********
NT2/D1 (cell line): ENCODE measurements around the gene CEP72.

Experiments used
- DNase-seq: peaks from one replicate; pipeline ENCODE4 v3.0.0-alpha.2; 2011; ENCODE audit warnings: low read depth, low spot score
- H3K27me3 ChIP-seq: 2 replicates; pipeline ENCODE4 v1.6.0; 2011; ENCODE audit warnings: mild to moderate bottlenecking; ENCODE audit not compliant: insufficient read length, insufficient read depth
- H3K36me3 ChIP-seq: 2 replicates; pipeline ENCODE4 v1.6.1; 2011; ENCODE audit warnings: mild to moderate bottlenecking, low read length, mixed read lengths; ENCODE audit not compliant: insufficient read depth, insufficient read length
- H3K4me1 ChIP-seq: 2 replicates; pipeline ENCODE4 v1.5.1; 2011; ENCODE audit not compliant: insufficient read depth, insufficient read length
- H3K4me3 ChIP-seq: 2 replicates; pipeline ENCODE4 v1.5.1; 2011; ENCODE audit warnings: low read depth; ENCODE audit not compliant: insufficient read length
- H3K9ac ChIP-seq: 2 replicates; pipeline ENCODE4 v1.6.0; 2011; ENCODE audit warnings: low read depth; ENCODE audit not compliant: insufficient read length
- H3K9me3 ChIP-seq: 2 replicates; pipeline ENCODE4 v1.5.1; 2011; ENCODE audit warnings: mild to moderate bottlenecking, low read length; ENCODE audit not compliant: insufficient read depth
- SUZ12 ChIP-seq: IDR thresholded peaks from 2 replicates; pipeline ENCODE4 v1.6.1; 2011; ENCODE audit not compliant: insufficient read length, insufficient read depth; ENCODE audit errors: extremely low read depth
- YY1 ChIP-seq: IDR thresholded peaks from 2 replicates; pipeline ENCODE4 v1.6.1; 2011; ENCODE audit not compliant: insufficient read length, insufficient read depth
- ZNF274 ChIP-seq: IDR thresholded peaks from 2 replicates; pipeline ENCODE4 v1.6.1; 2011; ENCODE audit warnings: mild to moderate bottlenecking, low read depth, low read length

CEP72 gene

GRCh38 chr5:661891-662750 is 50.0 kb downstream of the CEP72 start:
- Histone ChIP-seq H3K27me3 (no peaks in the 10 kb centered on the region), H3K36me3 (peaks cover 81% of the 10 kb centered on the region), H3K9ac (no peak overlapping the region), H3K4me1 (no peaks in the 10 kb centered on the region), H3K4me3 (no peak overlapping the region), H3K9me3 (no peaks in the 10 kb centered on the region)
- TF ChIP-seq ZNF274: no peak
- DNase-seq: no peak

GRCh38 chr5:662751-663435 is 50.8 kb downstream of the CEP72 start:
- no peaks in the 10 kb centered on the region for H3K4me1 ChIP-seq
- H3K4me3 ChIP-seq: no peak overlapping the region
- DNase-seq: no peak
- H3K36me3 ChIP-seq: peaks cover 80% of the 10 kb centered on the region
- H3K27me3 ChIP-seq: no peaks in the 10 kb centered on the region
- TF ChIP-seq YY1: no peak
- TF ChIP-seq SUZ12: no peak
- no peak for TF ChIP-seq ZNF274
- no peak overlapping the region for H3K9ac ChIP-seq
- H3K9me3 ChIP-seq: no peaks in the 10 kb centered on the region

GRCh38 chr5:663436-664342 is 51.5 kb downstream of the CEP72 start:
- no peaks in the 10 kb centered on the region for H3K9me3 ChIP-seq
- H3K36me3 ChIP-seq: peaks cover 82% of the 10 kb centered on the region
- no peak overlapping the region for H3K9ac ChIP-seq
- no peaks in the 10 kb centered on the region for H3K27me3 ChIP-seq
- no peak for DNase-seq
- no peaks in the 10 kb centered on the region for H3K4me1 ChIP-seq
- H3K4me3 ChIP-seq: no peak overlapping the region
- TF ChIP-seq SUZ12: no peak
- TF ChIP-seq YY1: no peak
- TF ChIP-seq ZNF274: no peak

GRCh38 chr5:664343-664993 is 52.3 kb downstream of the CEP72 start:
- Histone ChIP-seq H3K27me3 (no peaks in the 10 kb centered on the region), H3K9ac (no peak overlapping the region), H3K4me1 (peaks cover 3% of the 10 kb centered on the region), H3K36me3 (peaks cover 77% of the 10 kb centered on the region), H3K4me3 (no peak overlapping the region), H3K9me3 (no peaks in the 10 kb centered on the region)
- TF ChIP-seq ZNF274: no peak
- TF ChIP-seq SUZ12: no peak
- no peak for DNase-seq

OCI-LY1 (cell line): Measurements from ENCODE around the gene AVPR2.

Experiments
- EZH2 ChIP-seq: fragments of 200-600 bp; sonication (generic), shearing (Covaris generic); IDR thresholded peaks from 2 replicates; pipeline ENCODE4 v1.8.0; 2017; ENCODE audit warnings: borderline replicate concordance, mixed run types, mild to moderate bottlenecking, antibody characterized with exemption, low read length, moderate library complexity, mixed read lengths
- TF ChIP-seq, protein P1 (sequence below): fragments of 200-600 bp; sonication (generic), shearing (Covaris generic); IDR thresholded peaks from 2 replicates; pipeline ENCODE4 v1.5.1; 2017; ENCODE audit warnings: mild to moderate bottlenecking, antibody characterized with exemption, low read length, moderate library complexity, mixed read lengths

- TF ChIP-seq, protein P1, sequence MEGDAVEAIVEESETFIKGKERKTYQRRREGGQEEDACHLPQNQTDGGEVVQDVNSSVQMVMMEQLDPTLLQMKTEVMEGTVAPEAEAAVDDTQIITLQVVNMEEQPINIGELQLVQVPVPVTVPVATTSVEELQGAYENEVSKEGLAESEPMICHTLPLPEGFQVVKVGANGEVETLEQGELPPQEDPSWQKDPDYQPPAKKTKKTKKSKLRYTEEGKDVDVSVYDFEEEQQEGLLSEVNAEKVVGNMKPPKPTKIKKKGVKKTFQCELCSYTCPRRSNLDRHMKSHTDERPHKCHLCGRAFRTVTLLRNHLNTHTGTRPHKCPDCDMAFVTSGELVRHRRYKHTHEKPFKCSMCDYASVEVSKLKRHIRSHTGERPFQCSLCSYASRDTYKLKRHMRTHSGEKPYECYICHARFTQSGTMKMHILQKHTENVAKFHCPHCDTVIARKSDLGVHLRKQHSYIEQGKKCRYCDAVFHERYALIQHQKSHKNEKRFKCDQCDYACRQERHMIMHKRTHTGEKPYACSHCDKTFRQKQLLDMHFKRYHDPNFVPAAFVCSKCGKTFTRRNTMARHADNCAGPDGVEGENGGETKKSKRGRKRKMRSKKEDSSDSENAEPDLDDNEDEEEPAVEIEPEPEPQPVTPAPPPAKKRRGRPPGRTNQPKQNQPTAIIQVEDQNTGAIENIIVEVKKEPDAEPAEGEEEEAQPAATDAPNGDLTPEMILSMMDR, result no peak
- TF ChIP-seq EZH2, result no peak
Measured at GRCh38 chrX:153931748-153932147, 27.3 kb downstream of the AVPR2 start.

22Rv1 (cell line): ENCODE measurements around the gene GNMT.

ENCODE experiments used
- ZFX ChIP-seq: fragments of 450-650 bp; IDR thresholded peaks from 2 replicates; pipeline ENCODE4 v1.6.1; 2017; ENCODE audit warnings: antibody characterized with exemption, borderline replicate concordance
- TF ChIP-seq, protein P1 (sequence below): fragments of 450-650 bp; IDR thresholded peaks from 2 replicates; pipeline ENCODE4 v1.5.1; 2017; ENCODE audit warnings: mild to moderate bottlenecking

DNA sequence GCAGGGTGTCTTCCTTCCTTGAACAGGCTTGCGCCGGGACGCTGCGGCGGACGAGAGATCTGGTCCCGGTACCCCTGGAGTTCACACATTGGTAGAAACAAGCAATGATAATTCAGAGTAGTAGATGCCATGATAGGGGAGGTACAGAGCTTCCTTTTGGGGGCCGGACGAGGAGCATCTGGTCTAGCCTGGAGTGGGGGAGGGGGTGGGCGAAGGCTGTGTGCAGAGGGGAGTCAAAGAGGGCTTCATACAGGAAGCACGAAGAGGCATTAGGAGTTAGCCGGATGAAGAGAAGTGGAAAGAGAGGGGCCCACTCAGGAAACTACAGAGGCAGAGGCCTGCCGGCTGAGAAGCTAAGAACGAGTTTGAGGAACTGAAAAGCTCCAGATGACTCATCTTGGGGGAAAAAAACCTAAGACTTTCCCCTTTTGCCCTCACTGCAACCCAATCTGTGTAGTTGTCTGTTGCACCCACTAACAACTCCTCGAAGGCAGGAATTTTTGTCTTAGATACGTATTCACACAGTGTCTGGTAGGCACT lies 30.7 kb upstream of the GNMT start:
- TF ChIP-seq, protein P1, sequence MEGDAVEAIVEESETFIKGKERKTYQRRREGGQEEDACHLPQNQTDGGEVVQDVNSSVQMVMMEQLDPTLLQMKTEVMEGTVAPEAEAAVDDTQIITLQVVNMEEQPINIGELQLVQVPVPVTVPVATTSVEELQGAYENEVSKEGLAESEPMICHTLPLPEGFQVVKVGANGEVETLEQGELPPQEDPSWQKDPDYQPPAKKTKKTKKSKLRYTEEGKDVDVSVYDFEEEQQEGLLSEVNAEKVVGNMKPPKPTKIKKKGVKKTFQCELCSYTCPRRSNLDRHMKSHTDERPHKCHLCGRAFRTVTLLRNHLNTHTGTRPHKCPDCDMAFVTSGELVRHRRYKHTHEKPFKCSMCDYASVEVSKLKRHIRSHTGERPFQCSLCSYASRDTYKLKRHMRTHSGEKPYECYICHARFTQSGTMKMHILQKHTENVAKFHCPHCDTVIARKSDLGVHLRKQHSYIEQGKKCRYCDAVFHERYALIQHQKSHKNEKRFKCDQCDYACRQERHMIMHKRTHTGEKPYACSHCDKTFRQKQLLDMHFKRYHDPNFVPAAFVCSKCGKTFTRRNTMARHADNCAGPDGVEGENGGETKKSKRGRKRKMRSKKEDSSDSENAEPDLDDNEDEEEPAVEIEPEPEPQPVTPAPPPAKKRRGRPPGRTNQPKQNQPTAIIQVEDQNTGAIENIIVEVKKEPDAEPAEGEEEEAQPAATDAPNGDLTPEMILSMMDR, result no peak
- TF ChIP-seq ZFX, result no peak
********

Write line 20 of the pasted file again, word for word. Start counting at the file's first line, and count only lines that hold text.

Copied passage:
- H3K4me3 ChIP-seq: no peak overlapping the region